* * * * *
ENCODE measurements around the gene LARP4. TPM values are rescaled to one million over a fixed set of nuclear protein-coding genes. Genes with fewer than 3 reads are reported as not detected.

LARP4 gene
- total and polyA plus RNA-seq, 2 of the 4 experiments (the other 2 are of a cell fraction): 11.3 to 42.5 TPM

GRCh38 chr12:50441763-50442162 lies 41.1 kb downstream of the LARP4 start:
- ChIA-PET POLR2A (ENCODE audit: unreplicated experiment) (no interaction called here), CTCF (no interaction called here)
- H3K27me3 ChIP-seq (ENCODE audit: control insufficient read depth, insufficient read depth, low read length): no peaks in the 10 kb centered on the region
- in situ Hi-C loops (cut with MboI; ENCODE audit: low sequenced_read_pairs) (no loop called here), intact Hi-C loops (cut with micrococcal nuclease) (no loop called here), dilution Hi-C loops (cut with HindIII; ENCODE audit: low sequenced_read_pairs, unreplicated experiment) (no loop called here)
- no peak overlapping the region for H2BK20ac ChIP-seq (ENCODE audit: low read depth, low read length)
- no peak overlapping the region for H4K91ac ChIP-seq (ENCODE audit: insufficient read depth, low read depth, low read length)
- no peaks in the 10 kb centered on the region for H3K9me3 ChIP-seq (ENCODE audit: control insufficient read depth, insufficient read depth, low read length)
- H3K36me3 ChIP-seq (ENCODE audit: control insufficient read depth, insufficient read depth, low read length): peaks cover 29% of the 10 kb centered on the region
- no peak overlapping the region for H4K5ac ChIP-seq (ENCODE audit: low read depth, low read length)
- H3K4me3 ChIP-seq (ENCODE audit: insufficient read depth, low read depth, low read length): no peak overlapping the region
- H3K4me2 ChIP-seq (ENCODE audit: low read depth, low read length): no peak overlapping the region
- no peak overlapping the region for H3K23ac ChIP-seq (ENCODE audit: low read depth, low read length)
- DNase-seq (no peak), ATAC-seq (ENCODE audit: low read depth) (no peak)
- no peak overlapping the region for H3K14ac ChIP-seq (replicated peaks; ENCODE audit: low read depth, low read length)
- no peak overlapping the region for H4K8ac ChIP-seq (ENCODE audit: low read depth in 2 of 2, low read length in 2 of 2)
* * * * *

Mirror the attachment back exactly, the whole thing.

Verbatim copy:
ENCODE measurements around the gene LARP4. TPM values are rescaled to one million over a fixed set of nuclear protein-coding genes. Genes with fewer than 3 reads are reported as not detected.

LARP4 gene
- total and polyA plus RNA-seq, 2 of the 4 experiments (the other 2 are of a cell fraction): 11.3 to 42.5 TPM

GRCh38 chr12:50441763-50442162 lies 41.1 kb downstream of the LARP4 start:
- ChIA-PET POLR2A (ENCODE audit: unreplicated experiment) (no interaction called here), CTCF (no interaction called here)
- H3K27me3 ChIP-seq (ENCODE audit: control insufficient read depth, insufficient read depth, low read length): no peaks in the 10 kb centered on the region
- in situ Hi-C loops (cut with MboI; ENCODE audit: low sequenced_read_pairs) (no loop called here), intact Hi-C loops (cut with micrococcal nuclease) (no loop called here), dilution Hi-C loops (cut with HindIII; ENCODE audit: low sequenced_read_pairs, unreplicated experiment) (no loop called here)
- no peak overlapping the region for H2BK20ac ChIP-seq (ENCODE audit: low read depth, low read length)
- no peak overlapping the region for H4K91ac ChIP-seq (ENCODE audit: insufficient read depth, low read depth, low read length)
- no peaks in the 10 kb centered on the region for H3K9me3 ChIP-seq (ENCODE audit: control insufficient read depth, insufficient read depth, low read length)
- H3K36me3 ChIP-seq (ENCODE audit: control insufficient read depth, insufficient read depth, low read length): peaks cover 29% of the 10 kb centered on the region
- no peak overlapping the region for H4K5ac ChIP-seq (ENCODE audit: low read depth, low read length)
- H3K4me3 ChIP-seq (ENCODE audit: insufficient read depth, low read depth, low read length): no peak overlapping the region
- H3K4me2 ChIP-seq (ENCODE audit: low read depth, low read length): no peak overlapping the region
- no peak overlapping the region for H3K23ac ChIP-seq (ENCODE audit: low read depth, low read length)
- DNase-seq (no peak), ATAC-seq (ENCODE audit: low read depth) (no peak)
- no peak overlapping the region for H3K14ac ChIP-seq (replicated peaks; ENCODE audit: low read depth, low read length)
- no peak overlapping the region for H4K8ac ChIP-seq (ENCODE audit: low read depth in 2 of 2, low read length in 2 of 2)